Superintendent Jeff Moorhouse and Assistant Superintendent of Administration Andy True on Tuesday said they could not say exactly how many were suspended or what the exact punishments were.
However, a parent of one of the suspended students said Tuesday night that school officials gave out-of-school suspensions to at least two students.
“The investigation is ongoing,” True said Tuesday afternoon of parallel probes by Kingsport City Schools and the Kingsport Police Department. Asked if the suspensions were in-school, out-of-school, or both, True again responded there were “multiple suspensions.” Chief Student Services Officer Jim Nash said he knew of no police charges against any D-B student as of Tuesday night.
A Johnson City student was charged last week with making threats on Snapchat against a high school and middle school there.
Elizabethton High School, Sullivan County high schools, Bristol, Tenn.-Va., high schools and Cherokee High School also have had recent social media threats and unrest.
True said federal and Tennessee privacy laws prohibit school system officials from identifying students in disciplinary matters or confirming their names, but Paul Stafford, father of D-B freshman Wesley Paul Stafford, said he wants his son’s name made public along with an explanation he said proves his son is innocent and actually a victim of sorts. The father said the youth, who turns 15 in early December, has been suspended until Dec. 5.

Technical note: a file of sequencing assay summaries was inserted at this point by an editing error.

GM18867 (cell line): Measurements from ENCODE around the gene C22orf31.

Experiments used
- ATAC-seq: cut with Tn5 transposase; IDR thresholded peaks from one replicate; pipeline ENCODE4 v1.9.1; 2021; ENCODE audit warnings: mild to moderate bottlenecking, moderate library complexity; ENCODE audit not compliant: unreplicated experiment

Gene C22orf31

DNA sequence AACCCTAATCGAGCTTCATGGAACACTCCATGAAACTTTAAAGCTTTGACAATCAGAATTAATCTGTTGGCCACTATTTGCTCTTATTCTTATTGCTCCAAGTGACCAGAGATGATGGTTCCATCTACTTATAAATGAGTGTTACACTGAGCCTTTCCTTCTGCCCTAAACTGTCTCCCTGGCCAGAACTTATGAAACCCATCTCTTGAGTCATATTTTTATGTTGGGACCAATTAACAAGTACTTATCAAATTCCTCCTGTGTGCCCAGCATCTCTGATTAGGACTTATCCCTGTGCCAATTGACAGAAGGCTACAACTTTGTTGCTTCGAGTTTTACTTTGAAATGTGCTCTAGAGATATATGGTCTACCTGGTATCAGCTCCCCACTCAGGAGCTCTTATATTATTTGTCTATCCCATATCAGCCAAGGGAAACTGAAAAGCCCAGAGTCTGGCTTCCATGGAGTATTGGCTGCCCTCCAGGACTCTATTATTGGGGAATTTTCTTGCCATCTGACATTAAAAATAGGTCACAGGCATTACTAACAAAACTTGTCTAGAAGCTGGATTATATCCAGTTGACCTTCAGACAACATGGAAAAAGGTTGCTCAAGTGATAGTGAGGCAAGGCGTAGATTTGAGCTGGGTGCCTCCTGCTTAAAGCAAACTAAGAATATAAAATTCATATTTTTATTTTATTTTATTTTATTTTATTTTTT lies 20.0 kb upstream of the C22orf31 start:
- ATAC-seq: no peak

WESLEY’S FATHER SPEAKS
“Use my son’s name. I’d like people to know my son did nothing wrong,” Stafford said. “They made my son Wesley out to be an active shooter.”
Stafford said his son was among 25 or 30 D-B students on the social media app Snapchat last week, and it was his son who was shown in a photo wearing a mask in a hallway at D-B and was shown in a video dancing with the caption indicating that is what he did after he shot and killed someone. Both photos were shared widely on social media.
His father said the mask was a motorcycle mask designed to keep in body heat and that his son wore it inside the school a few weeks ago. Stafford’s son also posted on Snapchat a photo of three of his father’s guns. Several students also shared that photo on social media last week.
“He didn’t do anything wrong other than express his freedom of speech on Snapchat,” Stafford said.
Although upset about the handling of the whole fake reports issue last week, Stafford said the school system has done a good job trying to protect his son from bullying.
“I really don’t think the school did anything to help these kids,” Stafford said of his son and others suspended. He said a D-B official told him his son likely would be transferred to Cora Cox Academy, an alternative school, until mid-January and then returned to D-B.